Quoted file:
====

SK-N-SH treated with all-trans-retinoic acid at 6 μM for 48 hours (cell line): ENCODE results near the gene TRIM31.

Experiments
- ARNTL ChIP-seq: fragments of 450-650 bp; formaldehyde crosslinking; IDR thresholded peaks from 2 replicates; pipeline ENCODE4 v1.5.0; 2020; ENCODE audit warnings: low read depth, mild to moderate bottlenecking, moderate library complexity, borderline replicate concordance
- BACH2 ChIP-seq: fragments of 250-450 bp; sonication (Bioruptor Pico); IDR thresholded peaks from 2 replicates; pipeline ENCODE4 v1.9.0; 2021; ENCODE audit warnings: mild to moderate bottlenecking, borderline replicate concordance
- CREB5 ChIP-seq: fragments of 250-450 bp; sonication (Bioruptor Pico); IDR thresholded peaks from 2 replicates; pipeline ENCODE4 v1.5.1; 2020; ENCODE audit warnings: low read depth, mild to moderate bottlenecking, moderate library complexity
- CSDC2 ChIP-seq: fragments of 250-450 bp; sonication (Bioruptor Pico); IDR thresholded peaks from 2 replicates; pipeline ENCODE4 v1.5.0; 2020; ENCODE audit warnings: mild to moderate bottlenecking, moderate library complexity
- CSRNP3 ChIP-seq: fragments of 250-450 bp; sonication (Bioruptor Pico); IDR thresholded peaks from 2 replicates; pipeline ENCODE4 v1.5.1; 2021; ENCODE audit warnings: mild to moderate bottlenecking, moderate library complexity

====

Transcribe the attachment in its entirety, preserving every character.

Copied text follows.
SK-N-SH treated with all-trans-retinoic acid at 6 μM for 48 hours (cell line): ENCODE results near the gene TRIM31.

Experiments
- ARNTL ChIP-seq: fragments of 450-650 bp; formaldehyde crosslinking; IDR thresholded peaks from 2 replicates; pipeline ENCODE4 v1.5.0; 2020; ENCODE audit warnings: low read depth, mild to moderate bottlenecking, moderate library complexity, borderline replicate concordance
- BACH2 ChIP-seq: fragments of 250-450 bp; sonication (Bioruptor Pico); IDR thresholded peaks from 2 replicates; pipeline ENCODE4 v1.9.0; 2021; ENCODE audit warnings: mild to moderate bottlenecking, borderline replicate concordance
- CREB5 ChIP-seq: fragments of 250-450 bp; sonication (Bioruptor Pico); IDR thresholded peaks from 2 replicates; pipeline ENCODE4 v1.5.1; 2020; ENCODE audit warnings: low read depth, mild to moderate bottlenecking, moderate library complexity
- CSDC2 ChIP-seq: fragments of 250-450 bp; sonication (Bioruptor Pico); IDR thresholded peaks from 2 replicates; pipeline ENCODE4 v1.5.0; 2020; ENCODE audit warnings: mild to moderate bottlenecking, moderate library complexity
- CSRNP3 ChIP-seq: fragments of 250-450 bp; sonication (Bioruptor Pico); IDR thresholded peaks from 2 replicates; pipeline ENCODE4 v1.5.1; 2021; ENCODE audit warnings: mild to moderate bottlenecking, moderate library complexity